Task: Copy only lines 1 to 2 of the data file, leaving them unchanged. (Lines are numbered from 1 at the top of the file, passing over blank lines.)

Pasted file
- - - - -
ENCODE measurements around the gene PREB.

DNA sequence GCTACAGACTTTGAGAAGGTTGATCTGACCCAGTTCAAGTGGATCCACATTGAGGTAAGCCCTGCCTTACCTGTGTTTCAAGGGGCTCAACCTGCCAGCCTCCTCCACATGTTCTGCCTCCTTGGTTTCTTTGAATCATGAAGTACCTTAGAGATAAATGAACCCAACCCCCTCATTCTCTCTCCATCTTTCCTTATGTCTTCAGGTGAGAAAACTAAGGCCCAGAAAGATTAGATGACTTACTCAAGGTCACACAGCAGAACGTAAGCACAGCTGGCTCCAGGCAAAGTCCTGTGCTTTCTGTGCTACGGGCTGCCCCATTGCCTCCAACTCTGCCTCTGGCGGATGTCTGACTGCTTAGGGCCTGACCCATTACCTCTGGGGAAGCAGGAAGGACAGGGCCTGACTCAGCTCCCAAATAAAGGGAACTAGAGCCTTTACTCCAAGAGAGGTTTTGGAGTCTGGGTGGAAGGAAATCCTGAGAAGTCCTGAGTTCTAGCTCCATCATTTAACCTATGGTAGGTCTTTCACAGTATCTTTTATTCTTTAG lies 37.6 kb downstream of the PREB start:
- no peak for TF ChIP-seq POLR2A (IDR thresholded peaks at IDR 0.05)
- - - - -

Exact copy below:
ENCODE measurements around the gene PREB.

DNA sequence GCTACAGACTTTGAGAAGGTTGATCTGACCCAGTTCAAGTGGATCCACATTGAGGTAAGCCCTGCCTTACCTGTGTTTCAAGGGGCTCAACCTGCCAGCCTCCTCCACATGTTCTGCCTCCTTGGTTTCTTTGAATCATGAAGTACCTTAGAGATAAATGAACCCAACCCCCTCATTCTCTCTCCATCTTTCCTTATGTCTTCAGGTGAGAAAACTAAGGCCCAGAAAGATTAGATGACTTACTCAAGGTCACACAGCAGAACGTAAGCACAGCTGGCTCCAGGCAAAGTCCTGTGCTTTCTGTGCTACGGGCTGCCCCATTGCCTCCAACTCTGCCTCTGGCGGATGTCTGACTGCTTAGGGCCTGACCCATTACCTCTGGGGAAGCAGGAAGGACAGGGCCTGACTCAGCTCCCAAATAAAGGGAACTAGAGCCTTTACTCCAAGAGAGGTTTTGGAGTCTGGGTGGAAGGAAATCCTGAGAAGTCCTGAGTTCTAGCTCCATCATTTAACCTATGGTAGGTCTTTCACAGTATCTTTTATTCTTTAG lies 37.6 kb downstream of the PREB start: